From defense to exploration. Although the Senate’s interest in the telescope was motivated by defense purposes, they welcomed Galileo and supported his research—even when it rapidly transcended the material purpose to explore the sky.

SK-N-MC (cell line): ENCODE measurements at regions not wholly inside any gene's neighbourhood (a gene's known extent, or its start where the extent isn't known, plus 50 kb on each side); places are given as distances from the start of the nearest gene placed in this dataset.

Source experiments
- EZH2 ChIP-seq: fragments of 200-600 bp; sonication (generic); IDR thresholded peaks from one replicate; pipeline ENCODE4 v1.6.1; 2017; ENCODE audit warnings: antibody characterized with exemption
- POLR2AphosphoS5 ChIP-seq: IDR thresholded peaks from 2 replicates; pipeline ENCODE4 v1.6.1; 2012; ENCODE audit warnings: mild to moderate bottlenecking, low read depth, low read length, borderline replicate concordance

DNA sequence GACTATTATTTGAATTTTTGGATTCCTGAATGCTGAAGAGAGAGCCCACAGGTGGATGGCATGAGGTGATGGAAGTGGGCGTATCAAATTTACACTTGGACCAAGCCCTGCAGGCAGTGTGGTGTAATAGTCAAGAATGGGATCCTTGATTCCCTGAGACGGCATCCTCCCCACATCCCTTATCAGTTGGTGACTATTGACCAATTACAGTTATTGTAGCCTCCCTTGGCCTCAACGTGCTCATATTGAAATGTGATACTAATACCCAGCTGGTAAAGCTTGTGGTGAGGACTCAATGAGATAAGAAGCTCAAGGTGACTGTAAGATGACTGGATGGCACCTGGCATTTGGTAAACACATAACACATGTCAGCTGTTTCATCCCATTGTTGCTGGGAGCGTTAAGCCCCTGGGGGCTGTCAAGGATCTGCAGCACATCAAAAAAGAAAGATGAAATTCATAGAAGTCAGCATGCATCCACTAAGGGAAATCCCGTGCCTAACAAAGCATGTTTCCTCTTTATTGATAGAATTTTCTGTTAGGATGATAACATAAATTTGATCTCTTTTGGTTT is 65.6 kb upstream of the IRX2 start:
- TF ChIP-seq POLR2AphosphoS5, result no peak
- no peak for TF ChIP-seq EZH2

From September 1610, Galileo observed that Venus exhibited a full set of phases similar to that of the Moon. The heliocentric model of the solar system developed by Nicolaus Copernicus predicted that all phases would be visible since the orbit of Venus around the Sun would cause its illuminated hemisphere to face the Earth when it was on the opposite side of the Sun and to face away from the Earth when it was on the Earth-side of the Sun. On the other hand, in Ptolemy’s geocentric model it was impossible for any of the planets’ orbits to intersect the spherical shell carrying the Sun. Traditionally, the orbit of Venus was placed entirely on the near side of the Sun, where it could exhibit only crescent and new phases. It was, however, also possible to place it entirely on the far side of the Sun, where it could exhibit only gibbous and full phases. After Galileo’s telescopic observations of the crescent, gibbous and full phases of Venus, therefore, this Ptolemaic model became untenable. Thus in the early 17th century, as a result of his discovery, the great majority of astronomers converted to one of the various geo-heliocentric planetary models, such as the Tychonic, Capellan and Extended Capellan models, each either with or without a daily rotating Earth. These all had the virtue of explaining the phases of Venus without the vice of the ‘refutation’ of full heliocentrism’s prediction of stellar parallax. Galileo’s discovery of the phases of Venus was thus arguably his most empirically practically influential contribution to the two-stage transition from full geocentrism to full heliocentrism via geo-heliocentrism.